A coroner’s inquest is “hastily convened” at the ravine. Though by the 1920s, citizens no longer assume the burdens of investigating crimes and maintaining order as they once did throughout the United States before the advent of police departments, in areas such as Pawhuska—areas on the edge of civilization—vestiges of these old systems remain.
Grann establishes the status quo in terms of policework during the time of Anna’s death—because there is no standard and few officials out in Pawhuska, there is the potential for corruption and botched protocol.
A justice of the peace and a group of jurors—selected from the white men who have gathered at the ravine—try to determine whether Anna has died by an act of God or man. Two doctors who often care for Mollie’s family—a pair of brothers named James and David Shoun—begin to perform an autopsy using primitive instruments and a makeshift table. They determine that Anna has been deceased for between five and seven days, and soon notice a perfectly round hole in the back of her skull—about the size of a .32-caliber bullet. The men realize that Anna’s death was an act of “cold-blooded murder.”
As Anna’s autopsy begins, everyone seems concerned and everything seems to be above-board, even though there are a great number of people present at the contaminated crime scene. This moment confirms that Anna’s death was indeed murder, increasing story’s sense of dread and tension.
In the 1920s—and especially in places like Pawhuska—“lawmen were then still largely amateurs,” David Grann writes. At the time of Anna’s murder, the Osage County sheriff was a “fifty-eight-year-old, three-hundred-pound frontiersman” named Harve M. Freas, who, according to rumor, was “cozy with criminal elements.” Freas allegedly granted not just leniency but “free reign” to gamblers and bootleggers in the area—men like Kelsie Morrison and Henry Grammer, notorious moonshine runners.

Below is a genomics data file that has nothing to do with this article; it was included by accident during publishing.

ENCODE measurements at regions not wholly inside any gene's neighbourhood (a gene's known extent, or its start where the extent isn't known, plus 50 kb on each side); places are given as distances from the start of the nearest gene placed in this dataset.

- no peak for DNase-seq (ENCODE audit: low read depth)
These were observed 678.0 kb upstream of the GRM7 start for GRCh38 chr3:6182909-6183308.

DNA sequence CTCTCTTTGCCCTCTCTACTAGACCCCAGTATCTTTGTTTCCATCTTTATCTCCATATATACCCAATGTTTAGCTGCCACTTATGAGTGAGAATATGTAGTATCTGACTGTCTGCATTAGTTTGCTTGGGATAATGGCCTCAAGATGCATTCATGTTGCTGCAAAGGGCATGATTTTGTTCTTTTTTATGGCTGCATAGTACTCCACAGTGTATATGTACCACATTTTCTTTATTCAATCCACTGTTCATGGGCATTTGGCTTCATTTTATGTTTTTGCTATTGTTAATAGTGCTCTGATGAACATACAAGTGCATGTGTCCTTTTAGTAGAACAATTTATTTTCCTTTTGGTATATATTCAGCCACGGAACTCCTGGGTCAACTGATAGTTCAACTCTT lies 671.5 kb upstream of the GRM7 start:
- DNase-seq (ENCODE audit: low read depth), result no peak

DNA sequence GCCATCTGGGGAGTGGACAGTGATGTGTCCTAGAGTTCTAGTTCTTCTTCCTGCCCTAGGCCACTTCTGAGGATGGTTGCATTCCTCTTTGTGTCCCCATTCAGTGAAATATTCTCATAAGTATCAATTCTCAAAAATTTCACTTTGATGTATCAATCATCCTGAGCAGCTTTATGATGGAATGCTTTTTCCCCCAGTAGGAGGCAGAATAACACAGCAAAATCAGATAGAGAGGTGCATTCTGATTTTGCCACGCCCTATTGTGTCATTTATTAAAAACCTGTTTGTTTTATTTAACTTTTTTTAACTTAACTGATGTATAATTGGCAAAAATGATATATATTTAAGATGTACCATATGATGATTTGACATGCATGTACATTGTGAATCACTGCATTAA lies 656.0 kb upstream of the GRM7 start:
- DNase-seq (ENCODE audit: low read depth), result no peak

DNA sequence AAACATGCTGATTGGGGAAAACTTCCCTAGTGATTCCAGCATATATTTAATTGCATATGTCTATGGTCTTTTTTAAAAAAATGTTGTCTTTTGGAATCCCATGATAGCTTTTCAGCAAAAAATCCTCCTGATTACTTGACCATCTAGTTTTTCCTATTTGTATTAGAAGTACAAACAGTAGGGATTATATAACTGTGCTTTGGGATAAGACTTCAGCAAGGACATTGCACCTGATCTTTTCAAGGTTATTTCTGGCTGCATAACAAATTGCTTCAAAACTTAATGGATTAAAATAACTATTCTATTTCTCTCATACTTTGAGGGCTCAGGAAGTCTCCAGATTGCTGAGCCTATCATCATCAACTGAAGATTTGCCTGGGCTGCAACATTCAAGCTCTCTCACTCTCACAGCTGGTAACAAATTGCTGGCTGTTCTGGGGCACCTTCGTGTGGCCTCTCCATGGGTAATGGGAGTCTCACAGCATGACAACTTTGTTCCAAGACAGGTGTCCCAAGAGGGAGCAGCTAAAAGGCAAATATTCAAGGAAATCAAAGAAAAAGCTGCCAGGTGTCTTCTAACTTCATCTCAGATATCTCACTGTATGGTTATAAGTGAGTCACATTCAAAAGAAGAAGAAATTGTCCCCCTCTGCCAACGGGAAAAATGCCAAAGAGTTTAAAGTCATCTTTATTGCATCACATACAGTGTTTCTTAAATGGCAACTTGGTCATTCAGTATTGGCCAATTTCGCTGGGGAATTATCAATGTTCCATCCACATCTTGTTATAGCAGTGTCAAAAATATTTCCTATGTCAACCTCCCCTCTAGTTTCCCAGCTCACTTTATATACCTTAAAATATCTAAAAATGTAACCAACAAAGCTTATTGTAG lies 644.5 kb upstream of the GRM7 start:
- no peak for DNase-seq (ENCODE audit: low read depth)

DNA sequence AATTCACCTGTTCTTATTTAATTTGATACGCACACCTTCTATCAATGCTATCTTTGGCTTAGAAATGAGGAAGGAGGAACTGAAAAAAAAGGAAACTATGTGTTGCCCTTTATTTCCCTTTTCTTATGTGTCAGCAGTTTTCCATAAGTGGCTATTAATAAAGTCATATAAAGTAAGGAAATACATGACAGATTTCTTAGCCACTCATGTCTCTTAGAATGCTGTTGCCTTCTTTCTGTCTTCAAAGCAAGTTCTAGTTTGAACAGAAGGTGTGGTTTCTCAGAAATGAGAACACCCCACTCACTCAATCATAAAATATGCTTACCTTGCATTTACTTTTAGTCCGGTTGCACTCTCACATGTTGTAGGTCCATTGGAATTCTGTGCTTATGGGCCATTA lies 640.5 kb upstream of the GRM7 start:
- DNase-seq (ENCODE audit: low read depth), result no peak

Grann establishes that in spite of the fact that Anna has been murdered in cold blood, securing justice for her posthumously is going to be difficult due to the rampant corruption and racism in the area.
When Freas hears word about Anna’s murder, he is already preoccupied with the Whitehorn murder, and sends a deputy to the ravine to collect evidence. The Shouns—the doctors—cannot not, however, find a bullet lodged in Anna’s brain, despite the absence of an exit wound. The only evidence the deputy is able to collect is a bottle of moonshine, which is assumed to be Anna’s. No one takes fingerprints, casts impressions of tire marks in the road nearby, checks Anna’s body for gunpowder residue, or even photographs the crime scene.
Grann uses the details he has gathered through his research to show that officials deeply mishandled the beginnings of the investigation into Anna’s murder—though lack of protocol could be to blame, corruption and the attempt to obscure the truth may also be the culprit behind such blatant bungling.
When Lizzie hears that her oldest daughter is dead, she plunges into a deep grief—she had already descended into poor health, and her fraught condition begins to worsen. Mollie throws herself into organizing Anna’s funeral, an exorbitantly expensive affair—undertakers at the time frequently charged the Osage unbelievable rates, gouging them and forcing them to pay sums which translate to nearly $80,000 in contemporary currency.
Grann adds in even more suspicion when he reveals that Mollie and her family were, in a time of grief, pain, and confusion, essentially extorted by the only people in town who could bury Anna. Racism and corruption abounded in Osage County, and this passage makes it clear just how insidious, ubiquitous, and accepted these forces were.
Anna’s funeral reflects a combination of Osage and Catholic traditions, yet due to the seriously compromised state of Anna’s corpse, certain rituals—such as face-painting and ornamentation—cannot be completed. As Anna’s coffin is lowered into the ground, her family recites Osage prayer-songs dedicated to Wah’Kon-Tah—the mysterious life force “around which the Osage […] structured their lives.”
Anna’s funeral pays homage to her tribal heritage, and her family prays to the life-force which structured their lives—even as their lives are descending into misery, chaos, and confusion.